COBWEB CORNERS: Head ‘em up, move ‘em out!

By Mel McFarland

       I recently traveled across Kansas, but not on the Interstate. I like driving the back roads. You get to see more interesting things that way. In several towns, I stopped in to see their museums. Many of them told of the cattle drives a hundred or so years ago. We had our own cattle trail. Down in Texas, Charles Goodnight and Oliver Loving learned that the miners were hungry for beef. The two started for Denver with 1,000 cows. The trip up took nearly all winter.
       The Civil War caused the shipment of large herds to be nearly forgotten. Once the war was over, the two started moving cows north again. Their route was from Texas west into southern New Mexico, then north along the front of the mountains. After a couple trips up this way, the men were familiar with the country and, at times, ran several herds on the trail at a time.
       As their business grew, so did the problem of outlaws raiding their herds. One was "Fingerless" Jackson, who was fairly well known in the area. He was captured near Pecos, Texas and shipped north to Denver on a stagecoach. As the coach neared Colorado City (this was before there was a Colorado Springs), a vigilante group abducted him and strung him up in a tree on Fountain Creek.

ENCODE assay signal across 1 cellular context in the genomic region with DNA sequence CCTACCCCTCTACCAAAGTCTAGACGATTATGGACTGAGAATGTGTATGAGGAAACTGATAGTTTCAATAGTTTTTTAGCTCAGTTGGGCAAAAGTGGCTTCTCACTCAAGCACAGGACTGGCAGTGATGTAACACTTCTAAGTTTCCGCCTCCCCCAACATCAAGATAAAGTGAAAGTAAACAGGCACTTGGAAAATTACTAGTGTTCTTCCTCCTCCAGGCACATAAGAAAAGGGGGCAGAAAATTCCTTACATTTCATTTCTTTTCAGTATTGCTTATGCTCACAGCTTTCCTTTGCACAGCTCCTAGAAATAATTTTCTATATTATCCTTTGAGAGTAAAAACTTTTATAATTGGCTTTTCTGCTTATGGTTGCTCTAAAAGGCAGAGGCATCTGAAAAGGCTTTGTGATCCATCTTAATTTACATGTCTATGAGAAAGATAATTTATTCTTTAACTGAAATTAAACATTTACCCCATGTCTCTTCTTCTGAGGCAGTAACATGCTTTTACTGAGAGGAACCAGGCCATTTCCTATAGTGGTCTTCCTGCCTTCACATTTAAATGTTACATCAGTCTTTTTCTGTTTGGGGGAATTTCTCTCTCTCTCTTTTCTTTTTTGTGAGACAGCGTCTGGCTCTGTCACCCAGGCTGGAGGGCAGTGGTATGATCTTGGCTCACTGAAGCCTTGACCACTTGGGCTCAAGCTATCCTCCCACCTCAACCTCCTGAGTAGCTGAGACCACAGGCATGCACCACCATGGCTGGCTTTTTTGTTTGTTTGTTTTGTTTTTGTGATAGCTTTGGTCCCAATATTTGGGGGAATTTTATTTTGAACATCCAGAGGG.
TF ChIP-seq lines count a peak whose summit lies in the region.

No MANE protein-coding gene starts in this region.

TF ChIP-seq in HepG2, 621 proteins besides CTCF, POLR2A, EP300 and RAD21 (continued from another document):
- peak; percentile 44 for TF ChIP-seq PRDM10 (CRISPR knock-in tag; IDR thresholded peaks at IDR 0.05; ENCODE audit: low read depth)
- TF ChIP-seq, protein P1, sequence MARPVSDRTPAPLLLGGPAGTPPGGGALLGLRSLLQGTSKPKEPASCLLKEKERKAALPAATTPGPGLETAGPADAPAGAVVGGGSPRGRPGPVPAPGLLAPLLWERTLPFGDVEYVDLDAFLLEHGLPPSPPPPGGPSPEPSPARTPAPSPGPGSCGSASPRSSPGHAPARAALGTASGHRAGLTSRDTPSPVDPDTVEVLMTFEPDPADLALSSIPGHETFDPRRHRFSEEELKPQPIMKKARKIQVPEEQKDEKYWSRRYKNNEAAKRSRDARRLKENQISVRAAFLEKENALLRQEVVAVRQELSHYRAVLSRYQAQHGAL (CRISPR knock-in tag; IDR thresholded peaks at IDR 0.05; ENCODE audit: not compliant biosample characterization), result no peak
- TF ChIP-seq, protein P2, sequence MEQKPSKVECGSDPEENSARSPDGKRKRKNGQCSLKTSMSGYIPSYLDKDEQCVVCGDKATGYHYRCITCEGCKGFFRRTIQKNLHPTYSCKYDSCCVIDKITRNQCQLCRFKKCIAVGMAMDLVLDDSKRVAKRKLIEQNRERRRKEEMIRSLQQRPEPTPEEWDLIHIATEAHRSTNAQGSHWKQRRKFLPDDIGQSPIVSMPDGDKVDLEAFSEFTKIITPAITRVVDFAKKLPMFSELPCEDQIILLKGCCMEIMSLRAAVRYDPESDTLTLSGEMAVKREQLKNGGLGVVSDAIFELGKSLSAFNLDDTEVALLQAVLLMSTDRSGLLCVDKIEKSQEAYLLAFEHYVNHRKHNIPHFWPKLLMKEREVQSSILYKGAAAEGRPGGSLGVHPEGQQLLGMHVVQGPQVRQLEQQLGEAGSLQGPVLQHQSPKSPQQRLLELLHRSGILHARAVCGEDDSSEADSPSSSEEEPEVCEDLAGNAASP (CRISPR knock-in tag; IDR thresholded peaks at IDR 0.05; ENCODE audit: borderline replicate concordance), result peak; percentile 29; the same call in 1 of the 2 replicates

The trail followed east of where 1-25 is today. Goodnight and Loving herded cows for nearly 30 years. The cows moved north from Pueblo along Fountain Creek to Jimmy Camp Creek past what is now Fountain. The trail then swung east at Jimmy Camp through Black Forest. Denver was at the north end of the trail.
       Goodnight retired in 1869, purchasing several small ranches just west of Pueblo along the Arkansas River. Here, a small community around the ranch house was known for many years as Goodnight. He tried ranching and other businesses in town, but it was not for him. In 1875 he moved his operations to the Texas Panhandle. He moved cows from remote ranches to the new railroad stock pens. He bought and sold cattle and buffalo and even herded them to various railroads as late as the 1920s. He died in 1929 in his 90's, and many a cowboy was sad to see the old boy go.